Whole Object Name
Signed Giotto Artwork
This limited-edition print celebrates the space probe Giotto’s encounter with the comet Grigg-Skjellerup on 10 July 1992. Giotto was the European Space Agency's (ESA) first deep-space mission. Its destination was primarily Halley's Comet, which is a short period comet visible from Earth every 75 years. The spacecraft was not expected to survive this encounter, but amazingly Giotto's instruments remained intact enough to extend the mission to intercept a second comet, Grigg-Skjellerup. Giotto flew 200 kilometres from the nucleus of Grigg-Skjellerup, which at the time was the closest comet fly-by and the first time a spacecraft visited two comets.
To commemorate this achievement ESA asked German artist Charles Wilp to create a piece of artwork that could be reproduced as mementos, art prints and posters. Wilp created a piece called ‘Homage to Deep Space’ using only materials used in space technology, such as Capton film, which was then sealed in Stycast. The original artwork measured 180 cm x 120 cm. It represents the comet Grigg-Skjellerup with its nucleus and two tails and the Giotto spacecraft. The print we have at the National Space Centre is one of 200 limited-edition prints of this artwork and is signed in gold pen by the artist and presented in an envelope signed by senior figures at ESA.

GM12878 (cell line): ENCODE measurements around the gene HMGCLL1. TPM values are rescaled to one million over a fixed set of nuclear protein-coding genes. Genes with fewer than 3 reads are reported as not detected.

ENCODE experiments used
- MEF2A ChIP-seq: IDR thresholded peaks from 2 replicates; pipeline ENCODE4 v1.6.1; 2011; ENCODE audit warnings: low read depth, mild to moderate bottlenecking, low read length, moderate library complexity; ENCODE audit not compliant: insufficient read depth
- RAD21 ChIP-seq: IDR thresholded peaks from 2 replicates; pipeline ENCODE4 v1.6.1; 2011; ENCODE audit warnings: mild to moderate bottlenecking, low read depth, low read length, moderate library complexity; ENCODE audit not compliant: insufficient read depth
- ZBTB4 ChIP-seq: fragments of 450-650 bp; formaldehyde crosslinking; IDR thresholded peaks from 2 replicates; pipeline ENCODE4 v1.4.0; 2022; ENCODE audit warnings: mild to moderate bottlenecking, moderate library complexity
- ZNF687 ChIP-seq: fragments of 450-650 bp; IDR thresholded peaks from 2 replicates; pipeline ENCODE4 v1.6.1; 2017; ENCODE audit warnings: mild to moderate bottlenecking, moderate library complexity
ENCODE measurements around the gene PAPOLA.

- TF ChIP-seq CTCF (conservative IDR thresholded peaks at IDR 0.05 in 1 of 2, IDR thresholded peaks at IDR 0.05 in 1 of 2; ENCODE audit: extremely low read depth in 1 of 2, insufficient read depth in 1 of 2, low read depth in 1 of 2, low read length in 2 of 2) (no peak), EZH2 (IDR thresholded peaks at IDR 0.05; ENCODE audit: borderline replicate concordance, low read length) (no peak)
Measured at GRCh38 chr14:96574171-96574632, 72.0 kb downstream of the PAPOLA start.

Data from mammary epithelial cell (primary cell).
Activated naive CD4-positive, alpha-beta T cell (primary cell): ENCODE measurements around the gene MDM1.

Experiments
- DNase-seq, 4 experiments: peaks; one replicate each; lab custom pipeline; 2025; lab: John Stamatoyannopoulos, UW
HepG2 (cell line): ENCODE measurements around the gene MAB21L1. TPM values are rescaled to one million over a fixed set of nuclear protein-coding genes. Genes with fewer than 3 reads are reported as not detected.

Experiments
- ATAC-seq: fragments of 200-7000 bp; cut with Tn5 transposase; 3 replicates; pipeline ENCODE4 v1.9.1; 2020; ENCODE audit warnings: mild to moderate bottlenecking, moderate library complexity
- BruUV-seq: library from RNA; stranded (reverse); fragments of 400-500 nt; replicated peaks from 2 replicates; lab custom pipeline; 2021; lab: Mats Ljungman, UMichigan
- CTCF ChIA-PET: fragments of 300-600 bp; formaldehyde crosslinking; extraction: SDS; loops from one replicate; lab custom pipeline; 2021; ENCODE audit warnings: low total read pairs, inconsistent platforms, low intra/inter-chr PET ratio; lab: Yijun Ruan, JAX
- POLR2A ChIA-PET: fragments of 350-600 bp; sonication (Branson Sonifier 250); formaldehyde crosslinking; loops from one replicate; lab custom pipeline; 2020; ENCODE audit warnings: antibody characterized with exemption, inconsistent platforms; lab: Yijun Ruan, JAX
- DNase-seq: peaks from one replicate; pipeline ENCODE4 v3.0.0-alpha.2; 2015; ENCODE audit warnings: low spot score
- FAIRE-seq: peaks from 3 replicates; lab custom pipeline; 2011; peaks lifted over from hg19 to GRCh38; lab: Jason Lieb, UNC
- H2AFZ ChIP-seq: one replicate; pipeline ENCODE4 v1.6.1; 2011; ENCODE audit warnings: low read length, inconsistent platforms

Charles Wilp was a German advertising designer and artist. He had family connections to Wernher von Braun and Rudolf Nebel, both important figures in German rocketry, who influenced Wilp’s interest in aerospace. He studied under Man Ray in New York and counted Andy Warhol, Yves Klein and Joseph Beuys as personal friends. Wilp was the first artists to make work using space age materials and he even had work flown in space on the Russian space station Mir. Wilp also made several zero-gravity flights himself and referred to himself as an “artronaut”.